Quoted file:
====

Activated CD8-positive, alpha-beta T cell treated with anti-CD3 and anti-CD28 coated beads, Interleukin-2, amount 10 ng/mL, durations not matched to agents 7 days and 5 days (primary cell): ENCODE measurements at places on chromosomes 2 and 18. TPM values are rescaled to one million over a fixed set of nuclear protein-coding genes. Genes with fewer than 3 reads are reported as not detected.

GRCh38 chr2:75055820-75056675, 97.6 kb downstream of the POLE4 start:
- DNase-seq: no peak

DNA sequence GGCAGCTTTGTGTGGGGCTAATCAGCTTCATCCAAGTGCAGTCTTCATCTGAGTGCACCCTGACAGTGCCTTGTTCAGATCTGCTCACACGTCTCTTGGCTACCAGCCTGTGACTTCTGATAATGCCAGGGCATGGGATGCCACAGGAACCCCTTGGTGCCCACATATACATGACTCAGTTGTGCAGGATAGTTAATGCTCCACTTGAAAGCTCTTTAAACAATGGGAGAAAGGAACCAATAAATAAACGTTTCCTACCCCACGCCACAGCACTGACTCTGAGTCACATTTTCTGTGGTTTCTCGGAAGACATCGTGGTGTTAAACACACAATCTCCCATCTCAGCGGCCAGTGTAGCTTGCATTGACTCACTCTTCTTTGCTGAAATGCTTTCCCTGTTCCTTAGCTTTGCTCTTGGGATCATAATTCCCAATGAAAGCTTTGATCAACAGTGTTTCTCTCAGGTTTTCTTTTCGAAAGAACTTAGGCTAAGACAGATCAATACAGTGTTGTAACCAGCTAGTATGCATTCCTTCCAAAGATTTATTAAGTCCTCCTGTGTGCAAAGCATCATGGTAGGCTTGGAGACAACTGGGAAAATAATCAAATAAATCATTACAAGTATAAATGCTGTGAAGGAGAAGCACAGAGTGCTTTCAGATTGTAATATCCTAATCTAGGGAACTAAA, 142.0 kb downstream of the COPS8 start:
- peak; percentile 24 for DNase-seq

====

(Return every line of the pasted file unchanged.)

Activated CD8-positive, alpha-beta T cell treated with anti-CD3 and anti-CD28 coated beads, Interleukin-2, amount 10 ng/mL, durations not matched to agents 7 days and 5 days (primary cell): ENCODE measurements at places on chromosomes 2 and 18. TPM values are rescaled to one million over a fixed set of nuclear protein-coding genes. Genes with fewer than 3 reads are reported as not detected.

GRCh38 chr2:75055820-75056675, 97.6 kb downstream of the POLE4 start:
- DNase-seq: no peak

DNA sequence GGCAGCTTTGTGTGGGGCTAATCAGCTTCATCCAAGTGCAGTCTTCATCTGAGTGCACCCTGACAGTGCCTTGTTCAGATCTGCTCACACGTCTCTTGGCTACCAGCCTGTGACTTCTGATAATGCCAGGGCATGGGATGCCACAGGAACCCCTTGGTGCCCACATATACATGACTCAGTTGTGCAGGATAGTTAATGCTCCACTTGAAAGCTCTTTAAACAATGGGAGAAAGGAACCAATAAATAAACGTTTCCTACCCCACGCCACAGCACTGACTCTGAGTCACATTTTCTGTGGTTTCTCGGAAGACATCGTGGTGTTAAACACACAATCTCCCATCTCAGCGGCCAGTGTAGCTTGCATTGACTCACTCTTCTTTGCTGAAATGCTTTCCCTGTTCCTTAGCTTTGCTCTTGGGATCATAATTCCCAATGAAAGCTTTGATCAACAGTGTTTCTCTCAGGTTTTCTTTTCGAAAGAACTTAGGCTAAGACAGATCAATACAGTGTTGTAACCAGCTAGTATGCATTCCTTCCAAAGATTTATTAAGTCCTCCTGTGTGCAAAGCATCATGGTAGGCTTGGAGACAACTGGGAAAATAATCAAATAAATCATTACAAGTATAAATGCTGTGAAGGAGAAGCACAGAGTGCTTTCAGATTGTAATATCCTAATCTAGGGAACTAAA, 142.0 kb downstream of the COPS8 start:
- peak; percentile 24 for DNase-seq